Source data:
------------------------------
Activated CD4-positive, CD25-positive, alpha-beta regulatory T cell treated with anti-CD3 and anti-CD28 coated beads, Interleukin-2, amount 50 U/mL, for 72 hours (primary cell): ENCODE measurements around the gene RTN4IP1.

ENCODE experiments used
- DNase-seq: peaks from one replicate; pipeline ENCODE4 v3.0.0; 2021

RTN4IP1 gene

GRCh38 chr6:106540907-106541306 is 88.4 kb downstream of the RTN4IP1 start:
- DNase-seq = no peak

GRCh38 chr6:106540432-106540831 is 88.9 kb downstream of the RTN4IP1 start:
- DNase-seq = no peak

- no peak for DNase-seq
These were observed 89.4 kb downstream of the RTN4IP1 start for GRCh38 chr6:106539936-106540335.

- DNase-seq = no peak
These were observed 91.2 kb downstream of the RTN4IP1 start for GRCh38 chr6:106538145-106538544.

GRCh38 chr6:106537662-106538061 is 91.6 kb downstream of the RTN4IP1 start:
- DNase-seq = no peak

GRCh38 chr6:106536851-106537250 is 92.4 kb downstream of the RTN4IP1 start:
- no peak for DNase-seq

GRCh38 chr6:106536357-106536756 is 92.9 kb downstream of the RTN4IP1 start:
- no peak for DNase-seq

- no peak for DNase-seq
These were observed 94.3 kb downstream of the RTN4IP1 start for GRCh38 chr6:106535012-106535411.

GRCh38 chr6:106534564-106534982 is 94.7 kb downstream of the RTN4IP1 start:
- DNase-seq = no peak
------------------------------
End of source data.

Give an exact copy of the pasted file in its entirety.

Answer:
Activated CD4-positive, CD25-positive, alpha-beta regulatory T cell treated with anti-CD3 and anti-CD28 coated beads, Interleukin-2, amount 50 U/mL, for 72 hours (primary cell): ENCODE measurements around the gene RTN4IP1.

ENCODE experiments used
- DNase-seq: peaks from one replicate; pipeline ENCODE4 v3.0.0; 2021

RTN4IP1 gene

GRCh38 chr6:106540907-106541306 is 88.4 kb downstream of the RTN4IP1 start:
- DNase-seq = no peak

GRCh38 chr6:106540432-106540831 is 88.9 kb downstream of the RTN4IP1 start:
- DNase-seq = no peak

- no peak for DNase-seq
These were observed 89.4 kb downstream of the RTN4IP1 start for GRCh38 chr6:106539936-106540335.

- DNase-seq = no peak
These were observed 91.2 kb downstream of the RTN4IP1 start for GRCh38 chr6:106538145-106538544.

GRCh38 chr6:106537662-106538061 is 91.6 kb downstream of the RTN4IP1 start:
- DNase-seq = no peak

GRCh38 chr6:106536851-106537250 is 92.4 kb downstream of the RTN4IP1 start:
- no peak for DNase-seq

GRCh38 chr6:106536357-106536756 is 92.9 kb downstream of the RTN4IP1 start:
- no peak for DNase-seq

- no peak for DNase-seq
These were observed 94.3 kb downstream of the RTN4IP1 start for GRCh38 chr6:106535012-106535411.

GRCh38 chr6:106534564-106534982 is 94.7 kb downstream of the RTN4IP1 start:
- DNase-seq = no peak